U.S. aid to Georgia to increase from $64 million to $1 billion

Thursday, September 04, 2008

Rkinis Rigi (iron row) in Old Tbilisi

That's a big increase. Dick Cheney is in Azerbaijan today, which is a huge producer of oil, a lot of which had been going through Georgia through two pipelines, but the BTC Pipeline was shut down for a few days and the other one is still shut down if I remember correctly. Azerbaijan has been scrambling to find other ways to ship out all the oil it's producing, including sending more oil to Russia and also through Iran, both of which are not what the U.S. (and Europe) wants to see, hence the huge aid package to send a signal that Georgia will still be a feasible country to send oil through.
The International Monetary Fund said this week it would lend Georgia $750 million to replenish its foreign currency reserves. The government in Tblisi last month sold 12.8 percent of its reserves on international markets to prop up its currency in the wake of the week-long invasion by Russian troops.

Russia has said that it was defending South Ossetia from attacks by Georgian forces. But it then sent thousands of armored troops, supported by air strikes, into Georgia proper. Most of those troops have now withdrawn, although Russian forces remain in some strategic locations, including the Georgian Black Sea port of Poti. U.S. naval vessels carrying humanitarian aid were rerouted last week to dock at a different port to avoid encountering the Russians.

The provision of $1 billion of U.S. aid--some of which must be approved by Congress--will exponentially increase the level of assistance to Georgia, which totaled about $64 million in fiscal 2008. About a third of that money was spent on training and equipping the Georgian military to meet NATO standards and allow Georgian troops to continue participating in the U.S.-led international coalition force in Iraq. About 100 U.S. military trainers remain in Georgia, along with a team sent by the Pentagon to assess the country's humanitarian needs.

The U.S. military transported Georgia's 2,000 troops in Iraq back home shortly after the conflict with Russia began.
This increases tensions but I don't see it as a large problem because the breakaway regions of Abkhazia and South Ossetia are in the north and far away from any pipelines, Russia has repeatedly said that it has no interest in damaging the pipelines from Azerbaijan, and without another war there would be no excuse to come in and damage them again. I suspect this could be another Cyprus-like situation: Russia would fortify the two regions up north, Georgia would continue to claim them and improve its economy down south, and if there is an international force in between Georgia proper and the two breakaway regions it should be harder to flare up next time, because a lot of the provocation before happened from firing back and forth between villages in and near South Ossetia where there really isn't a clear border (like the Inguri River between Georgia proper and Abkhazia), which made it that much easier to find a pretext to start a war.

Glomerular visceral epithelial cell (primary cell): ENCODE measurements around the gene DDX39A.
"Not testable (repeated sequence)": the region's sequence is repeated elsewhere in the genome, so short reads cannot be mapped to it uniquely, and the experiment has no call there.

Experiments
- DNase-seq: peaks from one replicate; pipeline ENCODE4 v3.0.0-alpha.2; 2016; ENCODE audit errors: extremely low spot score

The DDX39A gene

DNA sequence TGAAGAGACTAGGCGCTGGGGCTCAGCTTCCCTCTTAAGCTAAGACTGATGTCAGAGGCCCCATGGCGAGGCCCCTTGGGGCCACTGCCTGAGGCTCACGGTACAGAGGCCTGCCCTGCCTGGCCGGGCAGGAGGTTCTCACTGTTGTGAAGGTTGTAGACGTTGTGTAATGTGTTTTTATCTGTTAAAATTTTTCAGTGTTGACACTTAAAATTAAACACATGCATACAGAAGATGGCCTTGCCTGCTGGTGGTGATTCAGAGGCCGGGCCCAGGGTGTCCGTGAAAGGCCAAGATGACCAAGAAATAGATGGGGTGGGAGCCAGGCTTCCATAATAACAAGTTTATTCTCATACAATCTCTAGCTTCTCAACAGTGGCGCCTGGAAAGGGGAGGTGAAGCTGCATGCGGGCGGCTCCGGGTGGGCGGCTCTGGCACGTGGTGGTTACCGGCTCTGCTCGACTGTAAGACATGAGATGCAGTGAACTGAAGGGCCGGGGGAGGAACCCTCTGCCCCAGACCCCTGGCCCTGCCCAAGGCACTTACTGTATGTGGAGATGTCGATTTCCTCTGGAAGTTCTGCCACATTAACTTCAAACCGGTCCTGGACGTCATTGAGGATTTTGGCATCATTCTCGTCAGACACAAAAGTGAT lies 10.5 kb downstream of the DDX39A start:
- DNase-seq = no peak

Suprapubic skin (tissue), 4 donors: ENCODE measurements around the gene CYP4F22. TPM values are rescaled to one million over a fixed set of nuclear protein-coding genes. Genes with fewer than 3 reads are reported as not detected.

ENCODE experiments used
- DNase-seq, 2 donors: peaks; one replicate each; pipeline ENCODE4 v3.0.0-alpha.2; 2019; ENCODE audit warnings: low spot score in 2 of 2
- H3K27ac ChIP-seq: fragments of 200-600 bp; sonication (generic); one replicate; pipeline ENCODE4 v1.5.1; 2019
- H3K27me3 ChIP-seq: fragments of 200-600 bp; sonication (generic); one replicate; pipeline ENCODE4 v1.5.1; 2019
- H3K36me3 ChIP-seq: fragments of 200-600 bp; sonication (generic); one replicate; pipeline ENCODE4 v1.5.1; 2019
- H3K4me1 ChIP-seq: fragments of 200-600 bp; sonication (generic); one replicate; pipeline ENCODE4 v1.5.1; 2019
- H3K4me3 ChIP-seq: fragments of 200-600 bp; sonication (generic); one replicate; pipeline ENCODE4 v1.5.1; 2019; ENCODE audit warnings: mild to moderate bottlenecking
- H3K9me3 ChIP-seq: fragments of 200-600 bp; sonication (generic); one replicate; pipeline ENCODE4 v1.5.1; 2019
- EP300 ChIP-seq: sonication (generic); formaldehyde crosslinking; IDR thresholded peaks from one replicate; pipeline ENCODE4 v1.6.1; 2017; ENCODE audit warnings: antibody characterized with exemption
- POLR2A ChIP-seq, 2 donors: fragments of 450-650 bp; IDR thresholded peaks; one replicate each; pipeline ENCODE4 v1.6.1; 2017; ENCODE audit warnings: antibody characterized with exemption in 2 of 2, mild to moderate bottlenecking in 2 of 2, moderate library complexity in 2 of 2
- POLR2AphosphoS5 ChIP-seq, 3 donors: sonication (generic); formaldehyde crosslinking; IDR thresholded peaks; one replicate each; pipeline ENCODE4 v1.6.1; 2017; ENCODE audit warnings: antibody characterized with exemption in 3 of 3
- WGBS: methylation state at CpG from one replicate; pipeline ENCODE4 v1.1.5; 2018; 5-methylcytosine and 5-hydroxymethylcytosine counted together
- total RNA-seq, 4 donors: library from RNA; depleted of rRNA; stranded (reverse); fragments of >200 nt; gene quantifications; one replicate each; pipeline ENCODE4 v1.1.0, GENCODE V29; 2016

So, how much is $1 billion to a country like Georgia? Well, the recent war itself is probably going to end up costing exactly that much, so it's an amount that added to the aid given by other countries and organizations will be able to show that the entire cost of the war will be covered. Georgia has annual revenues of $3.6 billion, so the provision of a full billion dollars is like giving a country like Canada a free $150 billion, which is equivalent to some ten times the budget surplus when Canada is having a really good year. Georgia has a public debt of $1.7 billion.

Edit: Obama talked to Saakashvili on the phone today, and confirms that this $1 billion will be going to Georgia regardless of who wins the White House in November:
Mark Lippert, a foreign policy adviser to the senator, told ABC News that the two men discussed three items.

First, Saakashvili thanked Obama for mentioning Georgia in his Democratic nomination acceptance speech.

Obama, in criticizing President Bush's foreign policy, said, "You can't truly stand up for Georgia when you've strained our oldest alliances. If John McCain wants to follow George Bush with more tough talk and bad strategy, that is his choice, but that is not the change that America needs."

Second, Obama and Saakashvili discussed the $1 billion in aid the U.S. government today announced it is sending Georgia, "pursuant to the Biden-Obama billion dollars they proposed a couple weeks ago," Lippert said. "The administration signed onto that."

Third, Obama received a briefing on the current state of affairs in Georgia.

The whole conversation lasted somewhere between 10 and 15 minutes.


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